This disbalance of power leads to unreasonable demands, most clearly seen in job requirements. As it happens, getting a decent job is actually pretty difficult without good connections, leading to plenty of smart men and women ending up doing jobs that do not meet their ambitions. If they deserve such ambition however and persevere in it, they will get the job they deserve, albeit that might mean they create it themselves.

Economies of scale have diseconomies of scale. Organizing and pulling resources is superior, but only up to a point. At some stage, this concentration becomes bureaucracy, even in the private sector, and any organizational efficiency starts giving way to organizational drag.

Too much scale ultimately comes with the death of meritocracy, but if there is a merit in that ocracy, then those that deserve it will know how to respond. What we are seeing is that response.

The Boom in Innovative Aspiration

Globalization, liberalism, the greatest level of knowledge access and sharing in history, and the removal of physical barriers to value exchange, are giving us what one should hope is the dawn of a golden age.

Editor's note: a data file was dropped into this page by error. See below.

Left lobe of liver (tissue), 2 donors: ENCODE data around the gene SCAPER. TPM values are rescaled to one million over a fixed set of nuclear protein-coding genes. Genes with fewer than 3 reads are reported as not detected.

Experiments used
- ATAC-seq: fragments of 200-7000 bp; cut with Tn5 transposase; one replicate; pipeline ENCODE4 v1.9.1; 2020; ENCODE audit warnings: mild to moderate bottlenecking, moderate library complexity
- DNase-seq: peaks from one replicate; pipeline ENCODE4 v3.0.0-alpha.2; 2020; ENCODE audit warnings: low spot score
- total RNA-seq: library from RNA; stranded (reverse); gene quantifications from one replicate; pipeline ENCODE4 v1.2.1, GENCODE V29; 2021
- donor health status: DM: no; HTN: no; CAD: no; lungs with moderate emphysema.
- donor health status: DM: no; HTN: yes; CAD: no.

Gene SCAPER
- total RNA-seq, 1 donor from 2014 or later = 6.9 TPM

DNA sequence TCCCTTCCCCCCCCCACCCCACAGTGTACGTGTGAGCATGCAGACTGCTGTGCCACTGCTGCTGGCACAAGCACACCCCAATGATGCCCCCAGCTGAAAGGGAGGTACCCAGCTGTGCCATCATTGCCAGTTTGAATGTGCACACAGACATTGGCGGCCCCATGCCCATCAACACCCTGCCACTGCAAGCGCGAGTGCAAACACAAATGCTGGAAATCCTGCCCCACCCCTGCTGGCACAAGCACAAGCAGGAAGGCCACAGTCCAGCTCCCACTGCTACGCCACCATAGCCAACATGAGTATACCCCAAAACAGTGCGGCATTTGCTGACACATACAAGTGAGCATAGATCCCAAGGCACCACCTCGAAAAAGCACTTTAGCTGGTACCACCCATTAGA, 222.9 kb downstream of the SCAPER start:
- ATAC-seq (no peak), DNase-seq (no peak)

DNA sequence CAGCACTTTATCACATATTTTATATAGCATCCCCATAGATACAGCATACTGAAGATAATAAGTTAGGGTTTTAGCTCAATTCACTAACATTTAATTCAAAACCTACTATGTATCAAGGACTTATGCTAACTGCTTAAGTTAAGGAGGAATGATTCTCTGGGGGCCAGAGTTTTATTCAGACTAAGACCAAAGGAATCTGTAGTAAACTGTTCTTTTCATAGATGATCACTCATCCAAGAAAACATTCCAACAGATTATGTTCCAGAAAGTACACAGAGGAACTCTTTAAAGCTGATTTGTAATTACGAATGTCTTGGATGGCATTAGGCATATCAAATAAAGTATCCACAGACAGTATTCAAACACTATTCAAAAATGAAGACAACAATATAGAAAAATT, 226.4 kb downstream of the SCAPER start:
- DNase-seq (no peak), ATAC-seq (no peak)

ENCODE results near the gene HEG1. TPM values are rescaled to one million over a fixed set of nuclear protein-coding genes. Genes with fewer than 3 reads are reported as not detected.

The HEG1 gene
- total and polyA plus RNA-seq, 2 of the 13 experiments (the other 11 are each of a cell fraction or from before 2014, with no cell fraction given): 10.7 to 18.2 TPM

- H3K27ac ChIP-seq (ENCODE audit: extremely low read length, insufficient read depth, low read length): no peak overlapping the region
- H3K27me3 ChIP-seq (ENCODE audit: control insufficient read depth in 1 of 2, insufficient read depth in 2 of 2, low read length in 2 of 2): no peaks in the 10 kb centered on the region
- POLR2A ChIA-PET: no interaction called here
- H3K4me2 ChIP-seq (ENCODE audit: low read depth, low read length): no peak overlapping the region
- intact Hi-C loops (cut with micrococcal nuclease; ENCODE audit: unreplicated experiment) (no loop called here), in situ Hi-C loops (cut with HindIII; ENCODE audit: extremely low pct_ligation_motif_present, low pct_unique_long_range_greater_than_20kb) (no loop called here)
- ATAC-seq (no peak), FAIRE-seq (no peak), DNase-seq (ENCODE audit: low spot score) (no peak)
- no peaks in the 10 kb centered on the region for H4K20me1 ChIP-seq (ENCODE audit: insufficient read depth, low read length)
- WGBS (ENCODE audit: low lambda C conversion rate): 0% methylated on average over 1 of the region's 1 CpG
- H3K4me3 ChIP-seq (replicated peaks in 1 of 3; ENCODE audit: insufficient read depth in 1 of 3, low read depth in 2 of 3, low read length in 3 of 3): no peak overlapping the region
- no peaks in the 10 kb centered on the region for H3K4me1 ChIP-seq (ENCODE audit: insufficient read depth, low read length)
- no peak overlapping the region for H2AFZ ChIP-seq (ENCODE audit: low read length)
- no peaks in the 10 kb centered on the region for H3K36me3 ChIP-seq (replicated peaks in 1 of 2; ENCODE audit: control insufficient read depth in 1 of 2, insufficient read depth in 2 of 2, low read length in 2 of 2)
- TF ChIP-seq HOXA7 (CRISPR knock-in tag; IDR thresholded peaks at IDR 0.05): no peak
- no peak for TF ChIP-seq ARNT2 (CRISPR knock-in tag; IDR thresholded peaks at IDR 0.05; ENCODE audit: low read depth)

Globalization increases meritocracy to the maximum by increasing numbers. Liberalism, with its rule of law and the rights of man, allows for its greatest manifestation. Knowledge and the sharing of knowledge is what forms merit. Value exchange, and by value here we mean all things, including goods and knowledge or information/services, is the performance of that merit itself, or its manifestation.

You combine all four to their greatest level in history, and naturally you get the greatest level of innovation we have seen in history, accelerating innovation.

A few years back, some were worried this would lead to mass unemployment. We argued and maintain the opposite. If you increase the capabilities of man to handle complexity, say by automating menial tasks, then more complexity will be created not less because man will be able to tackle more complex problems, problems that require more resources, specifically more lateral thinking.

Lateral thinking conjures a philosopher or painter or a Cambridge student, but we have in mind also its more ‘mechanical’ aspect. Is this a tree? You know the answer through the process of lateral thinking.

Tech is not very great at lateral thinking, it is actually pretty awful with it just reflecting the input of some administrator.